I am a constructivist teacher, therefore I give my students an opportunity to be constructivist learners while in my class. I want to give my students a learning environment in which they experience hands-on projects, have access to all tools necessary to complete a project, and are allowed to put their personal philosophy and feelings into their work.
My innovation plan is to have all my Art I students create a digital portfolio to share their artwork, concepts, ideas, and concerns about art with others all over the world. This will help both our students and myself keep up with their progress, their growth, and most of all give them an avenue to have their artwork viewed. We have to begin integrating technology into our projects/lessons if we want to keep our students involved and learning to their full potential. My students will benefit greatly from having an e-portfolio. Having the students create one will give them control over how they display what they are learning and it will allow me to easily see if they are mastering the skills they should be. The students that continue to take art throughout their high school years will really benefit from their e-portfolio because they will be able to add to it every year they take art. For example they will have a page or tab for each year they take art. They will be able to add pictures of their artwork to show their growth and change through the years.
In order to make my innovation plan work I must have goals for my students. The goals should be SMART – Specific, Measurable, Attainable, Realistic, Time based (Cline, 2012). They have to be specific so the students knows what is expected of them. They must be measurable so the teacher will know if the students are reaching their goals. The students have to be able to eventually reach the goals. The goals can’t be too far out of reach for the students. They must also be time based, there has to be a designated time in which the goals must be reached. These goals are a small piece of the puzzle though. They fall under a much larger overarching goal that extends throughout a course and sometimes beyond.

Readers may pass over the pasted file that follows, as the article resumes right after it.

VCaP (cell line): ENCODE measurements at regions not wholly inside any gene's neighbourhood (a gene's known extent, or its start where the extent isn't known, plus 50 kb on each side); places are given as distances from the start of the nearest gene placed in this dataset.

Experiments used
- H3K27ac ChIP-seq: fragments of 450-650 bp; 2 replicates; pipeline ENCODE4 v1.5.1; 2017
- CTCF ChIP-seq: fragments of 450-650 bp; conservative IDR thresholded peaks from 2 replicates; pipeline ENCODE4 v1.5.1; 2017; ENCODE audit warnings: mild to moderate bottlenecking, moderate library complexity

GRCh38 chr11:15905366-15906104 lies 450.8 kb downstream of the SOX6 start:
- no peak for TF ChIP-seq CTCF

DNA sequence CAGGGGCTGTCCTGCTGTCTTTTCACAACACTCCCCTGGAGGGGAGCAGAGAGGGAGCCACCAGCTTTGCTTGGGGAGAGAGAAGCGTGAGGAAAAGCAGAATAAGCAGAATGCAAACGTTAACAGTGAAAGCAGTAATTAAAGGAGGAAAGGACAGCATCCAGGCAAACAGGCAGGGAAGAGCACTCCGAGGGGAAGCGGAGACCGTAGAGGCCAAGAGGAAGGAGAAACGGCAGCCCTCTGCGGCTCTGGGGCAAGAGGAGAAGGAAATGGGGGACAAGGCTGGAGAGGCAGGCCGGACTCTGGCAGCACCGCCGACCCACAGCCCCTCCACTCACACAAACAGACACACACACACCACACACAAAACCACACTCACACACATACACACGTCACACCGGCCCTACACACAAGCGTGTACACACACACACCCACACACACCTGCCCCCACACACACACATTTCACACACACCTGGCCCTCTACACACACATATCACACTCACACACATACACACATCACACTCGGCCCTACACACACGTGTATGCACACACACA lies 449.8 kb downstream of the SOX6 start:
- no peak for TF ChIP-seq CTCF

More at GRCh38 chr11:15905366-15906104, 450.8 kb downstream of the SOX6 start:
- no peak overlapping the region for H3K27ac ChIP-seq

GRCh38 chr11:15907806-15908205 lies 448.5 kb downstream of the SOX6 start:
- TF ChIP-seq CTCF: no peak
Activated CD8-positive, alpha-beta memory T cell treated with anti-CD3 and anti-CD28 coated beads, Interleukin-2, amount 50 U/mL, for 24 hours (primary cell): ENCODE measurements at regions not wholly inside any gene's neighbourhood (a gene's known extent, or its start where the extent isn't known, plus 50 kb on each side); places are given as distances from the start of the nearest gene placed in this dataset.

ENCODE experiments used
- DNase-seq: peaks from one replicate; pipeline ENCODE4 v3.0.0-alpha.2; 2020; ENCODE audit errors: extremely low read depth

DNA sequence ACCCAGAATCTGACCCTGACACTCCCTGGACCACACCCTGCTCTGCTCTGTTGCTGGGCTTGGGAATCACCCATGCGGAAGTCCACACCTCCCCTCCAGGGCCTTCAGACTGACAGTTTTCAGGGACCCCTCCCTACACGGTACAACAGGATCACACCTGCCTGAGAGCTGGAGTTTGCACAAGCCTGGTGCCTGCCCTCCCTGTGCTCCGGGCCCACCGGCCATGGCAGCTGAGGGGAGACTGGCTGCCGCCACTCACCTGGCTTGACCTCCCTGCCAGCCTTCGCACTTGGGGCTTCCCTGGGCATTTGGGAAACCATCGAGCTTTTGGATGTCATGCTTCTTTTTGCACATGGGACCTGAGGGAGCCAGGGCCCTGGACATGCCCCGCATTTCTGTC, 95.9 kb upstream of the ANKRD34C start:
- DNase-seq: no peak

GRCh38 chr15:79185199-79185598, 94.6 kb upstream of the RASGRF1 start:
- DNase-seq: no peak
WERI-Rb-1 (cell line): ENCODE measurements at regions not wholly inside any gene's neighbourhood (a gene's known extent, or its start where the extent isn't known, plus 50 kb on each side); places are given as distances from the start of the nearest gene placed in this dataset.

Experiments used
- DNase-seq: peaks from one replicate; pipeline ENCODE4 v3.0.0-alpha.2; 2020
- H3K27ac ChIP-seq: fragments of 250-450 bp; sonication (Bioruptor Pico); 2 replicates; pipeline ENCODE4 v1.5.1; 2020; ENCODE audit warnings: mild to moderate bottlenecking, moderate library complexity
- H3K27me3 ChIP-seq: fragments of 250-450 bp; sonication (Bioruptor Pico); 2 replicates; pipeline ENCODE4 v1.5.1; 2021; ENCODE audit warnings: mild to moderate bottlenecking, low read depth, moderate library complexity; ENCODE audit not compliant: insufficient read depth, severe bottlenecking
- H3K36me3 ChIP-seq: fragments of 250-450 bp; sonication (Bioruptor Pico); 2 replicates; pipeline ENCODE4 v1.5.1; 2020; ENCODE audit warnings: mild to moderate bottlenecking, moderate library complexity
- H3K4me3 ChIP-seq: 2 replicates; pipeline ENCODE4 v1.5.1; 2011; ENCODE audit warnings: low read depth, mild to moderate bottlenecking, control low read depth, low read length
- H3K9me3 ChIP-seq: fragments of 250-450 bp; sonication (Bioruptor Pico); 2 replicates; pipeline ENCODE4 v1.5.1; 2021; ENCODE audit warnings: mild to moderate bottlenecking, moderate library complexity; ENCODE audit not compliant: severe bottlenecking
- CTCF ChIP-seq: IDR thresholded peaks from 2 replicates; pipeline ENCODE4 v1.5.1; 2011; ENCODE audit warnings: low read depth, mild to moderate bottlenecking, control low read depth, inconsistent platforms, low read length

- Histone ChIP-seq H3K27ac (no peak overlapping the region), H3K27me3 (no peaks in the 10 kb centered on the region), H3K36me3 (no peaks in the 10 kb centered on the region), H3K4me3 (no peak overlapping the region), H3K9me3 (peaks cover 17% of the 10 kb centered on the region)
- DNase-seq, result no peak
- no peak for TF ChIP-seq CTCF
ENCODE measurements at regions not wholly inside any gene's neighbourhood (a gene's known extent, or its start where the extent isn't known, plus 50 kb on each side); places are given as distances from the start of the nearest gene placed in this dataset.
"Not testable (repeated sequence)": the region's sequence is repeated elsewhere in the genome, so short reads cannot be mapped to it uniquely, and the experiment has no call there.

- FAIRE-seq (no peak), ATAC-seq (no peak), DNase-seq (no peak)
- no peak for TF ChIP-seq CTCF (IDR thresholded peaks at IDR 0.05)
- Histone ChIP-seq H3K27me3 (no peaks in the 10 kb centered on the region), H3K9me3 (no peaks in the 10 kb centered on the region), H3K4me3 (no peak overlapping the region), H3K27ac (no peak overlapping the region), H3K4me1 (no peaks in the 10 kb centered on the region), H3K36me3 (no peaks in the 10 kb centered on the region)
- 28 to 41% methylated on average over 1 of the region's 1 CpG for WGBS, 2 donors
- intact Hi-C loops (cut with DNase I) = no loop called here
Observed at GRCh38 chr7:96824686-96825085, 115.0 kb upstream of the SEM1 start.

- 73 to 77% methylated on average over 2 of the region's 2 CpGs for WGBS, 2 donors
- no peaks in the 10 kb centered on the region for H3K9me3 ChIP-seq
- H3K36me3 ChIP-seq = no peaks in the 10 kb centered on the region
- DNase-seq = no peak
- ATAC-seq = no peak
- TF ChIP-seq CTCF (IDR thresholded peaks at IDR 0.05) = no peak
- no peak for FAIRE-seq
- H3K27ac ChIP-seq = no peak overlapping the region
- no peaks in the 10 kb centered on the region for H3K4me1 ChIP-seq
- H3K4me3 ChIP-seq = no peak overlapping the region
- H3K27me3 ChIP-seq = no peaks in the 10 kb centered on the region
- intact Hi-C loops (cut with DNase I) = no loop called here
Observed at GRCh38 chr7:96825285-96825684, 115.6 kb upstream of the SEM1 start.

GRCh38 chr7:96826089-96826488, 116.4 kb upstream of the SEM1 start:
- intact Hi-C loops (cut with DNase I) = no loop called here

L. Dee Fink’s, A Self-Directed Guide to Designing Courses for Significant Learning, provides a good starting point for teachers to create a Big Hairy Audacious Goal (BHAG). The BHAG should include everything the teacher would like the students to gain or learn from the project with no constraints from testing, financing, or anything else that would hinder the teacher or students from succeeding. Fink (2003) points out that “this process starts at the “end” of the learning process and works “back” toward the beginning”(p. 7). Creating learning outcomes/goals should be done first then derive a way to reach them. After reading Fink’s work and conversing with my peers I have come up with a BHAG that I want to implement for my students. This will undoubtedly be adjusted, but for now:
Students will take responsibility of their work and demonstrate knowledge of fine art by creating personal pieces of traditional and digital artwork to add to their e-portfolio in a hands-on learning environment while incorporating prior experiences with what they are currently learning.
That is my overarching goal for the future. I will show you below in a 3 column table, that was derived from L. Dee Fink and Dr. Dwayne Harapnuik, how I plan to make my BHAG a reality through learning goals, learning activities, and assessment. The first column in the table contains the student-centered learning goals. This column starts with the foundational goals, which are the basis for the application goals, integration goals, human dimension and caring goals, then progresses to the final goals for learning how to learn. All of these goals are crucial for the student to be successful in a self-directed learning environment. The learning activities are simply the way students can reach their learning goals. The learning activities should urge the student to set goals for themselves, be self-disciplined, responsible, and incorporate imagination into their learning process. The assessment activities should be thorough, well planned, and student-centered in order to understand if the students are really grasping the goals.
Cline, John (2012) Creating Successful Learning Objectives.https://youtu.be/_woMKwBxhwU
Definition of Mosaic by Merriam-Webster. (n.d.). Retrieved from http://www.merriam-webster.com/dictionary/mosaic
Fink, L.D. (2003) A Self-Directed Guide to Designing Courses for Significant Learning. San Francisco: Jossey-Bass.
Harapnuik, D. (2016, June 13). Why you need a BHAG to design learning environments [Web log post]. Retrieved June 7, 2016 from http://www.harapnuik.org/?p=6414